How do you apologise when you're not sorry? Where can you make a fortune out of pretending to know the future? What's the best way to steal credit and avoid blame? These are the vital life skills that people need if they're going to make their way in the world. And they all involve one ingredient: flannel, the art of not saying what you mean. It's not exactly lying, but it's definitely not telling the truth. In Romps, Tots and Boffins, Robert Hutton brilliantly 'laid bare' the true meanings of the words we read in the papers. Following popular demand, he now turns his razor-sharp eye to the best, worst and most outlandish examples of waffle, fudging, obscurity, blame-shifting and point-scoring. In areas from politics to sports, academia, religion and self-help, it seems that glory, money and power flow far more freely to those who sidestep bald, ugly realities. You can steer a truck through the gap between a lie and the simple truth. This book tells you how to load the truck.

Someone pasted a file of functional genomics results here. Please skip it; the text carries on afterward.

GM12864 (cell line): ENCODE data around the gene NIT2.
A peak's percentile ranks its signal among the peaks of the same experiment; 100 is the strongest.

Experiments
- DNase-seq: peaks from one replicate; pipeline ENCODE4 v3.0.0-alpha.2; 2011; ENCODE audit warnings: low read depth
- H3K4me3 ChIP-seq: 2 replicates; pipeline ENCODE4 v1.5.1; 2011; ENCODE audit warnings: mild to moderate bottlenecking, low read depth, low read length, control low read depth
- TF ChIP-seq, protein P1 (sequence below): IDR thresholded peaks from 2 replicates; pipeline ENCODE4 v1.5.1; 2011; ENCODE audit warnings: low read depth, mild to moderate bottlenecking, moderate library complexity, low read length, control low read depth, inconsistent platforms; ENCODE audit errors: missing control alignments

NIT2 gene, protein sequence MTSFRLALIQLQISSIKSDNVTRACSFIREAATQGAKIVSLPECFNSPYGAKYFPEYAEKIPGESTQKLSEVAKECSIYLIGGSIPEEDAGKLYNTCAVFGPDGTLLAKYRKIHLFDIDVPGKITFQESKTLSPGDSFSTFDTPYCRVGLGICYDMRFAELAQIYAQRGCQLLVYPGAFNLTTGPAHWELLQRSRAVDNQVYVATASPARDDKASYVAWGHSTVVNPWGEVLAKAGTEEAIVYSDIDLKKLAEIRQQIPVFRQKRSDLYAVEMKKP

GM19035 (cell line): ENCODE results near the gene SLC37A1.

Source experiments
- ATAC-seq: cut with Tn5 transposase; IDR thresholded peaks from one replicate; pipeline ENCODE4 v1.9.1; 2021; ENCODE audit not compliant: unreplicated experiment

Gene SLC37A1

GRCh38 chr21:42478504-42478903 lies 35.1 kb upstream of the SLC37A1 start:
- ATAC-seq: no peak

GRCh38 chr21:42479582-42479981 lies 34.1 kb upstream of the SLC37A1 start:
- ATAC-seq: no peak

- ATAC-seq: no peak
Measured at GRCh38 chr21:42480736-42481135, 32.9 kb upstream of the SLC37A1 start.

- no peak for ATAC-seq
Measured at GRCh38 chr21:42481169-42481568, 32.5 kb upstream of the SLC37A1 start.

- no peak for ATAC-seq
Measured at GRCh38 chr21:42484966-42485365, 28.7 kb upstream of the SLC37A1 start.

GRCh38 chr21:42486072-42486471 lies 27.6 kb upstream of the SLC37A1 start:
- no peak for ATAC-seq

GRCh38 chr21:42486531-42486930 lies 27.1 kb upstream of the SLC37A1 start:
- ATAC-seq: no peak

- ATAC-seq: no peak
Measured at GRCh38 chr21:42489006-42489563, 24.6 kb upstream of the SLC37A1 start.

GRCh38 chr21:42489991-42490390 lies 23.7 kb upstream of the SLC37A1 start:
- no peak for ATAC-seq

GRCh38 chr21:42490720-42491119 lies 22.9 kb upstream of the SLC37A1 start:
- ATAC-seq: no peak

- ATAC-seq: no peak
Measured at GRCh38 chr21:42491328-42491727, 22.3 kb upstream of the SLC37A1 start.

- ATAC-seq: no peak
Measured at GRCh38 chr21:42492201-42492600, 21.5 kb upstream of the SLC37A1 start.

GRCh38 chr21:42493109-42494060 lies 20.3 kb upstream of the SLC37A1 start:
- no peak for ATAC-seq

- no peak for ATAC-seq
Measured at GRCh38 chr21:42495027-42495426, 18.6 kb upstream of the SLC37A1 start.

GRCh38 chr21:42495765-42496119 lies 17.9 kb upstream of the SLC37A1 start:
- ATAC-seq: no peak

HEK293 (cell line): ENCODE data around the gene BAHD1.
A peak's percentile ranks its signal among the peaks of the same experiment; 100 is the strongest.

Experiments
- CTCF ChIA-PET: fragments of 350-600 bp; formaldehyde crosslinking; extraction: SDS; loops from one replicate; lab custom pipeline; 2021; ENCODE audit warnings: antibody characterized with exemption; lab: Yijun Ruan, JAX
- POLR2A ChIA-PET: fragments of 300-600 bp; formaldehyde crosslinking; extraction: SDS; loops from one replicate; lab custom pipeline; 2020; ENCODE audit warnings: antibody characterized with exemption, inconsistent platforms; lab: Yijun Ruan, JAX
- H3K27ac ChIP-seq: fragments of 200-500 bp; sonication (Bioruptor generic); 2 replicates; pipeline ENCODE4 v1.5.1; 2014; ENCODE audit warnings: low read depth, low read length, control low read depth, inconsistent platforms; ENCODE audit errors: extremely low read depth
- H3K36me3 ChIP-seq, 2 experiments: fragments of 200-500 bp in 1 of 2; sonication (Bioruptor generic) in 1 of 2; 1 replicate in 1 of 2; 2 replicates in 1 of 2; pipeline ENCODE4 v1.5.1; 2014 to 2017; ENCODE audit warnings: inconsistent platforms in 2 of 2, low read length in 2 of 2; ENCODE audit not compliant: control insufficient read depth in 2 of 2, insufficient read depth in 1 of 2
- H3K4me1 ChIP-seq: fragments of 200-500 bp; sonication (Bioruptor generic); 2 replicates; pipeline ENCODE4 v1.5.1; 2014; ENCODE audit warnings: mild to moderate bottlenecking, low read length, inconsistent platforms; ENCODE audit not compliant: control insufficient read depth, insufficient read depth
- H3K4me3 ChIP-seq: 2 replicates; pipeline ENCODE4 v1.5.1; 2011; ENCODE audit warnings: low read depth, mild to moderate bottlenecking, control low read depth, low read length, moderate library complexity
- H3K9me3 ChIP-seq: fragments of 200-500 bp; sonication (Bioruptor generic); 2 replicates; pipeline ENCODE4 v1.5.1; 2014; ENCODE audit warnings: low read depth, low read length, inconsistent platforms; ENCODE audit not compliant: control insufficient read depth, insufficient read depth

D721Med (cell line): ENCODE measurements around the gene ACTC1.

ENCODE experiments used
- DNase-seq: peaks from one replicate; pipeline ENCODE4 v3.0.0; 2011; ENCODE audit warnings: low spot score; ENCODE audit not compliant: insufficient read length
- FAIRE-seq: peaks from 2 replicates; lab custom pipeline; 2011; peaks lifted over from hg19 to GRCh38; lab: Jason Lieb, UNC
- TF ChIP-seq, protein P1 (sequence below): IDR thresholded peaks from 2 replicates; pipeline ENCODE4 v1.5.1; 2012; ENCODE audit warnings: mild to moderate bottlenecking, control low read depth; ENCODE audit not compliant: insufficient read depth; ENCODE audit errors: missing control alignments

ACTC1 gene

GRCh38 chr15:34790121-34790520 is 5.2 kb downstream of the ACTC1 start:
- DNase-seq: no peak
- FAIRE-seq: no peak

Shortlisted for the The Bookseller Book of the Year 2015. Bake a cake in a mug; take part in a people-watching challenge; create a time capsule; diarise a week of your life and learn to make origami. Fully illustrated and packed with a host of games, activities and pranks, Alfie invites you to join his online following as he challenges you to complete your journal of pointlessness and do virtually nothing with pride.
Sixty years on the throne. Only the second monarch to celebrate a Diamond Jubilee. It's been a challenge, one doesn't mind telling you. But despite it all, one's still here. Still keeping the ship afloat, still in charge, still iconic, still keeping the gin industry in business, still ruling the world. Still reigning. God Save One. On Politics & State Occasions: 'Winston Churchill used to write the best speeches, of course. In those days, before TV cameras in the house, one could have a bit of fun and read them out in assorted accents. One's Gandhi impression had the Lords in tears of laughter once. Those were the days.' On the Royal Birth: 'Traditionally, of course, royal births were witnessed by the Home Secretary and Archbishop of Canterbury, but we've decided that they needn't bother this time, although William promised to text them a photo from his iPhone, just to put their minds at rest, on the strict understanding that they didn't upload it to Facebook. The last thing we need is a French magazine publishing them.' On America: 'One thinks of them as a mother thinks of a teenage boy: with a mixture of pride and exasperation. Although there is no denying that the American division of the British Armed forces has been awfully useful over time, even if they do have a habit of turning up late for wars and then taking the credit.'